CROSS REFERENCE TO RELATED APPLICATIONS
FIELD OF THE INVENTION
This application claims priority to U.S. provisional patent application Ser. No. 60/522,790, filed Nov. 8, 2004.
- BACKGROUND OF THE INVENTION
The present invention relates to a device for modifying torque application in a well bore operation.
- SUMMARY OF THE INVENTION
Top drives have been used to handle wellbore tubulars such as pipe, casing including casing joints and strings of casing joints and other wellbore liners during wellbore operations such as casing drilling and casing running operations. The use of a top drive to handle tubulars, although common, may exhibit some disadvantages especially when the top drive is operated at low rpm conditions. For example, some top drives have limitations on motor size and control which reduce their effectiveness for handling all or some tubular sizes and types of connections. As another example, in some applications a top drive may tend to stall, create torque ripples, etc. during the handling of tubulars.
In one aspect of the present invention, there is provided a tubular running torque multiplier, comprising: a torque input end for connection to the quill of a top drive, a torque output end for connection at least indirectly to a well tubular joint to be driven to rotate, gears for adjusting the torque output from the torque output end from that torque input at the torque input end, an axial support between the torque input end and the torque output end to allow axial stress to be communicated from the torque output end to the torque input end and a fluid circulating path open between the torque input end and the torque output end.
In another aspect of the present invention, there is provided: a well tubular handling system comprising: a vertically movable power drive assembly for providing rotary movement in a well device; a longitudinally extending power drive output shaft rotatably turned about its longitudinal axis by the power drive assembly and movable vertically therewith; a pipe gripping mechanism having a lower end selected to grip and rotate an end of well tubular; and, a tubular running torque multiplier connected between the power drive output shaft and the pipe gripping mechanism and communicating rotational drive from the power drive output shaft to the pipe gripping mechanism, the tubular running torque multiplier including gears for causing any rotational speed of the pipe gripping mechanism to be less or greater than that of the power drive output shaft.
BRIEF DESCRIPTION OF THE DRAWINGS
It is to be understood that other aspects of the present invention will become readily apparent to those skilled in the art from the following detailed description, wherein various embodiments of the invention are shown and described by way of illustration. As will be realized, the invention is capable for other and different embodiments and its several details are capable of modification in various other respects, all without departing from the spirit and scope of the present invention. Accordingly the drawings and detailed description are to be regarded as illustrative in nature and not as restrictive.
Referring to the drawings wherein like reference numerals indicate similar parts throughout the several views, several aspects of the present invention are illustrated by way of example, and not by way of limitation, in detail in the figures, wherein:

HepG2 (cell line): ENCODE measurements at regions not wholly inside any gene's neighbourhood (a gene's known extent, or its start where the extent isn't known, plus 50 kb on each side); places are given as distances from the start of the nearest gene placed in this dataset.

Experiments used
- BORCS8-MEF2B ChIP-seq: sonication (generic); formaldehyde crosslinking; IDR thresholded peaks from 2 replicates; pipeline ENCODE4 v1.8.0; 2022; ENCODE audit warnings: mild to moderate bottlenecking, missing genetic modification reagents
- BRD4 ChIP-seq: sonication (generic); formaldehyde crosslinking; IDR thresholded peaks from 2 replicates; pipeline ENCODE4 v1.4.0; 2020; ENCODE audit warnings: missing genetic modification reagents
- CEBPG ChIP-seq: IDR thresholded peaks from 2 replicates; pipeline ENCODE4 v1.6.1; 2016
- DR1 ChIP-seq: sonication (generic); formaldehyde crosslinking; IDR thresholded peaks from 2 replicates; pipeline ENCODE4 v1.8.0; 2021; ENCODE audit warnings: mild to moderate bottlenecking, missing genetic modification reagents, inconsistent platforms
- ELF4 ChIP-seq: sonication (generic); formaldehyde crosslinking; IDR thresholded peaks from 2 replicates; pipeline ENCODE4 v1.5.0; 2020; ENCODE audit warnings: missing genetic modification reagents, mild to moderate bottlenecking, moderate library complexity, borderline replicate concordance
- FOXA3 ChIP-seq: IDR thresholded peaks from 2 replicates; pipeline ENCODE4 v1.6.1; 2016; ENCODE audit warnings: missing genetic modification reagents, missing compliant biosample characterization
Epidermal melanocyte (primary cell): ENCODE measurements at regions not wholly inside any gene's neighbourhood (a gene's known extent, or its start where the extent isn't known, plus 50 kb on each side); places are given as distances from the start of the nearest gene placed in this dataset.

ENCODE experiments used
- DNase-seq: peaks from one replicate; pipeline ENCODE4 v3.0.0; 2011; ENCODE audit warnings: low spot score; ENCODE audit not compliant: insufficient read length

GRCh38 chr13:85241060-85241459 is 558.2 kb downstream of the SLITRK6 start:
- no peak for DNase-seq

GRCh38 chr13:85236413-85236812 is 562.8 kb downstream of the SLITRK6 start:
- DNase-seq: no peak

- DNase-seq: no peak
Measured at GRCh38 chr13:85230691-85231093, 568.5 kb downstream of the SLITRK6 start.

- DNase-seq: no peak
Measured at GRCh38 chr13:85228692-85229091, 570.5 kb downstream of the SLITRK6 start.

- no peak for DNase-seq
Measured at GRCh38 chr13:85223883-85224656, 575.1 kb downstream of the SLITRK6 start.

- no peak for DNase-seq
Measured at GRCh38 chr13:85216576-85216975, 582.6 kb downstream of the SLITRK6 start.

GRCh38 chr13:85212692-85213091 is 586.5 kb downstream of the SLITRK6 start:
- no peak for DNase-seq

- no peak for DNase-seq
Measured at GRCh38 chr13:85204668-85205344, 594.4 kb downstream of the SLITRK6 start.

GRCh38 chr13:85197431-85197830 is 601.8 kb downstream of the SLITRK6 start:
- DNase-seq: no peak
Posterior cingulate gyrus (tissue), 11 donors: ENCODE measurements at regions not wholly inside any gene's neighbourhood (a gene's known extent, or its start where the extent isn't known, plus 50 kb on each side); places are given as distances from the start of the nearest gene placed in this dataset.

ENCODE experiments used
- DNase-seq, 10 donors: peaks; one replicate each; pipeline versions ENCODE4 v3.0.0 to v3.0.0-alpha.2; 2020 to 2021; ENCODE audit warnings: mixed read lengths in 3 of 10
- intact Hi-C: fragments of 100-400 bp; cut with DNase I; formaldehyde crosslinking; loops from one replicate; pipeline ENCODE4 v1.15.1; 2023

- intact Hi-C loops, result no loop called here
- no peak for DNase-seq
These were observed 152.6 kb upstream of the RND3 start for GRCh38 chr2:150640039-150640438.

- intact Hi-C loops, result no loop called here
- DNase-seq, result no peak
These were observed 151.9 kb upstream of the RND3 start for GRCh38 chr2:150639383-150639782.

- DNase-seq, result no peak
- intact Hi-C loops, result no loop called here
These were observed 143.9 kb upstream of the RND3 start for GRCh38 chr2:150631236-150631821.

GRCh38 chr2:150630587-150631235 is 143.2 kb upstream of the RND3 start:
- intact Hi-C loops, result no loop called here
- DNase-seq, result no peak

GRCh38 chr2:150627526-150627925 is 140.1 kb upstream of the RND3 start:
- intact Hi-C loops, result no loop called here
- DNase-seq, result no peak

FIG. 1 is a schematic view of a well tubular handling system, including a torque multiplier, installed in a derrick.
FIG. 2 is a sectional view of a torque multiplier according to one aspect of the present invention.
DESCRIPTION OF VARIOUS EMBODIMENTS
FIG. 3 is a perspective view of an output shaft useful in the present invention.
The detailed description set forth below in connection with the appended drawings is intended as a description of various embodiments of the present invention and is not intended to represent the only embodiments contemplated by the inventor. The detailed description includes specific details for the purpose of providing a comprehensive understanding of the present invention. However, it will be apparent to those skilled in the art that the present invention may be practiced without these specific details.
A torque multiplier may be used for tubular handling such as during casing running during or after drilling.
Referring to FIG. 1, a well tubular handling system according to one aspect of the present invention is shown. The well tubular handling system may be mounted in the derrick by a hook 10 and other components for vertical movement therein. The well tubular handling system in one embodiment, as illustrated, includes top drive 12, which is a power drive assembly for providing rotary movement through its longitudinally extending power drive output shaft 14, which is commonly known as a quill. Quill 14 is rotatably turned about its longitudinal axis x by the top drive and is movable vertically therewith. The well tubular handling system, in this embodiment, further includes a pipe gripping mechanism 16 having a lower end 18 selected to grip and rotate a tubular such as, for example, a well casing 20, which may be a single joint or a string thereof. A torque multiplier 22 is connected directly or indirectly between the quill of top drive 12 and the pipe gripping mechanism 18. The tubular running torque multiplier 22 is formed to communicate rotational drive from the quill to the pipe gripping mechanism and includes gears (cannot be seen in FIG. 1) for causing any rotational speed from the quill applied to the torque multiplier to be reduced and/or increased as it is communicated therethrough to the pipe gripping mechanism.